Is Christopher Luxon's leadership of the National Party starting to run out of steam?
When he took over as leader late last year National was languishing in the polls, far behind Labour. Following Luxon's accession, National quickly closed the gap with Labour, and since about May has been looking well placed to be able to form a government with ACT after the next election. Luxon's personal ratings were on the rise, and he was beginning to close the gap with Jacinda Ardern in the preferred Prime Minister stakes.
But all that may be changing. While National and ACT still lead the Labour/Green bloc – just – in the rolling average of polls, that lead is slipping, leaving the next election currently too close to call. Luxon's own personal ratings have also stalled and are starting to decline.
The turning point seems to have come around the time of his “Today I am in Te Puke” social media post while he was holidaying with his family in Hawaii. Since then, there have been the controversies surrounding his youth unemployment policy announcement to the otherwise successful National Party conference, the continuing speculation about his stand on access to abortion, and the allegations against new MP Sam Uffindell.
Each of these has raised questions about aspects of Luxon’s judgement and has led to questions of whether all that much has really changed after all in the basic culture and style of the National Party under his leadership. His political experience has also been called into question, with a view in some quarters that his reliance on corporate-speak and solutions is off-putting to many of the voters National needs to reclaim from Labour to return to government.
However, does it all matter that much at this stage of the electoral cycle? After all, Labour's ratings are falling like National's, with Ardern slumping more sharply than Luxon, even though she remains comfortably ahead in the preferred Prime Minister ratings. Is it not just a case of the mid-winter blues, brought on by the continuing run of bad weather, the uncertainty caused by the looming economic recession, and the lingering spectre of the pandemic affecting both the major parties equally?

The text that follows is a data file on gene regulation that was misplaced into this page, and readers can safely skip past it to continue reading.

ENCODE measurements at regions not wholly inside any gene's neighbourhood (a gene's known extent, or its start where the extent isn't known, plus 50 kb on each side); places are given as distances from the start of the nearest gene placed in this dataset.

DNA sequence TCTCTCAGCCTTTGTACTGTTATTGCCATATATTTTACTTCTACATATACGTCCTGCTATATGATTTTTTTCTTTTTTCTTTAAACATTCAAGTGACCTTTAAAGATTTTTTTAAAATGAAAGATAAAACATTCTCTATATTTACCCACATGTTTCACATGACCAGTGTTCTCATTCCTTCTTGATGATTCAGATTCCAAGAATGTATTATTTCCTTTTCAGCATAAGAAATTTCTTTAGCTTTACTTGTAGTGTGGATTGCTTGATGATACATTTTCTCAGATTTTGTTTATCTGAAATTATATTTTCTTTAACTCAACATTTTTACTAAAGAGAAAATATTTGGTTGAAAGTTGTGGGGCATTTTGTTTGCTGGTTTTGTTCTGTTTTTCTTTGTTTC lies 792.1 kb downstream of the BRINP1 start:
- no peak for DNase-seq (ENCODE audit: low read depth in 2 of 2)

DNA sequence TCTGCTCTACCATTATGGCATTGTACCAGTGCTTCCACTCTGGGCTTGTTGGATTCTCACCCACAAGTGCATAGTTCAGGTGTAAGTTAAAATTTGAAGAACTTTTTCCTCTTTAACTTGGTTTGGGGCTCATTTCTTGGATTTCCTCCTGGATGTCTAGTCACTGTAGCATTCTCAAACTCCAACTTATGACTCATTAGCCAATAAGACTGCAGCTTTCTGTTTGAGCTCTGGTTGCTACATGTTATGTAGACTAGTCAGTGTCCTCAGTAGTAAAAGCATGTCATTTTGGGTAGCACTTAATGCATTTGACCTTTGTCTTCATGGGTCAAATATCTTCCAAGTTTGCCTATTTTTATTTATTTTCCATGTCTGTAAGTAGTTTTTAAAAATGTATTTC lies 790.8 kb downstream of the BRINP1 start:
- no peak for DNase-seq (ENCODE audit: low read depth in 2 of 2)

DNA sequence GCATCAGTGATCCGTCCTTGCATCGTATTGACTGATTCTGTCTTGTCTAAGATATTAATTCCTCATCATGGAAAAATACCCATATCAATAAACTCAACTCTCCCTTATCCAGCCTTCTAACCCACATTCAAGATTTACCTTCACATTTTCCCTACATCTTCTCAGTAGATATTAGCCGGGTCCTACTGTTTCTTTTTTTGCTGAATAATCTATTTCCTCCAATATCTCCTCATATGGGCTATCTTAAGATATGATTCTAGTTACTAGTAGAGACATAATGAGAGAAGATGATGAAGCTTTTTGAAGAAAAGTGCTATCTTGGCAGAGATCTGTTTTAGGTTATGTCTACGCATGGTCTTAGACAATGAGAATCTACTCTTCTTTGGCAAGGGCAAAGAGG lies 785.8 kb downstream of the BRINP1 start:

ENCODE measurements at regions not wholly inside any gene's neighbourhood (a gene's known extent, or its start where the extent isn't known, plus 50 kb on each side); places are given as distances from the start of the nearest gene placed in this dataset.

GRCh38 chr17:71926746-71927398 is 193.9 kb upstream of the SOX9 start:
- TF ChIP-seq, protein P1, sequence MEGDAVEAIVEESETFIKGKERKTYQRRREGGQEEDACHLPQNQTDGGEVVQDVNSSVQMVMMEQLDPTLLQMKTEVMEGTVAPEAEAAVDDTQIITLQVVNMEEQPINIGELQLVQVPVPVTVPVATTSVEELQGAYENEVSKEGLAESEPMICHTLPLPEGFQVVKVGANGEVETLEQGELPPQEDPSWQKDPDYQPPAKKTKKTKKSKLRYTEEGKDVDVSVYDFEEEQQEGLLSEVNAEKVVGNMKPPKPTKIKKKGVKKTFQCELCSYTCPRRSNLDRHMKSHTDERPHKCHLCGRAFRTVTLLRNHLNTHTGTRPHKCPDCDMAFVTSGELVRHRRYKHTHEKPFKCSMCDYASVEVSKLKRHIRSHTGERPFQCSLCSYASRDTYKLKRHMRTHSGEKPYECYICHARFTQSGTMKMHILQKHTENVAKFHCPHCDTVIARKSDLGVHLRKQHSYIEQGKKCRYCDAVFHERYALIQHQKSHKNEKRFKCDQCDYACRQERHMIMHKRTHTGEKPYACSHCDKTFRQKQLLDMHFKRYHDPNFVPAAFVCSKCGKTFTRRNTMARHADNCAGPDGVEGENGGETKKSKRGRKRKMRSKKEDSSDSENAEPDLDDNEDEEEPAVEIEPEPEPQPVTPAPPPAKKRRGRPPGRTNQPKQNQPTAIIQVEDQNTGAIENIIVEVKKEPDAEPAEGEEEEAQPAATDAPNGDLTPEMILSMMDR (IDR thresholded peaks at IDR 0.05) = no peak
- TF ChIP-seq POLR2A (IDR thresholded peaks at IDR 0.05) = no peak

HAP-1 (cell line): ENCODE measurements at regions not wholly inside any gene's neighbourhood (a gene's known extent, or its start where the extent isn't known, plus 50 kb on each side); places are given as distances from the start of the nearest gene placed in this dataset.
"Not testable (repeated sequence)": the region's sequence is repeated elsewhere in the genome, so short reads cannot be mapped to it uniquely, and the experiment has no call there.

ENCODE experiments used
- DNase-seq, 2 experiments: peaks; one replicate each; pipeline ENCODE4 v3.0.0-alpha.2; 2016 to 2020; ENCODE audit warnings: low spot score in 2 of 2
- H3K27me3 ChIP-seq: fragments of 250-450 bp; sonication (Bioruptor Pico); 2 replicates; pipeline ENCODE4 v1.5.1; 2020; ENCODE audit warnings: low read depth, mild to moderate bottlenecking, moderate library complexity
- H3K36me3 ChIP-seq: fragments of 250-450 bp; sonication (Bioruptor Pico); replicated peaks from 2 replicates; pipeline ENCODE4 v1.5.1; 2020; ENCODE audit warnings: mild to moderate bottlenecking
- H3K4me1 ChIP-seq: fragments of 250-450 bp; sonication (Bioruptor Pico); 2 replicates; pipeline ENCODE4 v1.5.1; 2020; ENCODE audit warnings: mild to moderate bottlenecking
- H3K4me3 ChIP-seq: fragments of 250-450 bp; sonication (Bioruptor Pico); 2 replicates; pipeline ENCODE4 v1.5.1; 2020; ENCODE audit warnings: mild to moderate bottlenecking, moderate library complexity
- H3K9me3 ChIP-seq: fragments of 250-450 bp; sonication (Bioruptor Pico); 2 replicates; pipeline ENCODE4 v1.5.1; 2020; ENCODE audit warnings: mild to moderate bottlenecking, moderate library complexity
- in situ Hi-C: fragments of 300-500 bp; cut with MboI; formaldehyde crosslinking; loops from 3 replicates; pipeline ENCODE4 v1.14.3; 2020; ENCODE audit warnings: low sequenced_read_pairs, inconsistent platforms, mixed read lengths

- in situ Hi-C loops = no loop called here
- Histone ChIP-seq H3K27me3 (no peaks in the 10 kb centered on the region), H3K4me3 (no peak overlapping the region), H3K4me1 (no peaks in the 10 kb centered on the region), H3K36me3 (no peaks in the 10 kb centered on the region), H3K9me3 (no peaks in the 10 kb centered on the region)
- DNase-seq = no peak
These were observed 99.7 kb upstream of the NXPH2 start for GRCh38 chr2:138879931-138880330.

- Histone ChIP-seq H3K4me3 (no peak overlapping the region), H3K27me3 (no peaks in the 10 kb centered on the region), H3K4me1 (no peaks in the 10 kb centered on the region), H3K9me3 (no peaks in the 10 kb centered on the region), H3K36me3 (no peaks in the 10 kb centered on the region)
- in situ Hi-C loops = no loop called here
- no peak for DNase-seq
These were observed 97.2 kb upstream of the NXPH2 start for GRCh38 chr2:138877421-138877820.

While there is an element of truth in this, National must nevertheless be concerned about the dip in Luxon’s fortunes. Although there is no suggestion – serious or otherwise – that his leadership is under threat, National strategists will be turning their minds to how he can better connect with the public. They will have noted enviously the Prime Minister’s well-received natural warmth and empathy, demonstrated yet again this week in her visit to storm-ravaged Nelson, even though she had very little to offer in the way of practical assistance.
National should be concerned that despite the government’s failings, and the deteriorating overall situation, it is still running only neck-in-neck with Labour in opinion polls, when it should be well ahead. Moreover, the response to the Prime Minister’s “charm” visit to Nelson this week is a powerful and ominous reminder of her ongoing appeal to people and the consequent challenge that poses to Luxon to attract favourable public attention.
Of course, the controversy surrounding now expelled MP Gaurav Sharma and Labour’s handling of it will have hurt Labour, and perhaps restored some of National’s fortunes for the meantime. However, National still awaits the completion of the independent QC’s inquiry into the Uffindell matter, and it remains to be seen how Luxon will handle its findings. So far, his approach has been crisp and decisive, but he will need to continue with that approach once the inquiry has been completed, whatever its outcome.
Luxon cannot compete with Ardern on the empathy and compassion fronts – nor should he try. But there is more to leadership than empathy and compassion. So, his best option is to present himself as the calm, decisive and clear-thinking alternative, with practical solutions to offer, just the thing the country needs as it moves out of its current economic and pandemic related uncertainties. But he must learn to present himself in a way that demonstrates that convincingly to the voting public.
National’s and Luxon’s current poll stumbles are not terminal – but they are clear reminders that while voters may be turning off the Labour Government in droves, they are still far from convinced about National’s ability to lead a capable government to replace Labour. While they may have liked what they saw of Luxon in the early months of this year, they are now less certain about him. They do not see him as the new Sir John Key as the National Party would like to promote him.
Luxon needs to quickly put his recent stumbles behind him and present a clear picture to the public of just who he is, the type of leader he will be, and his ambition for New Zealand. He needs to follow that up with four or five significant new policies which sharply differentiate National from Labour, that he and the party can campaign on relentlessly until the next general election.
Without those changes, Luxon’s currently spluttering bandwagon risks coming to an early and unfortunate halt.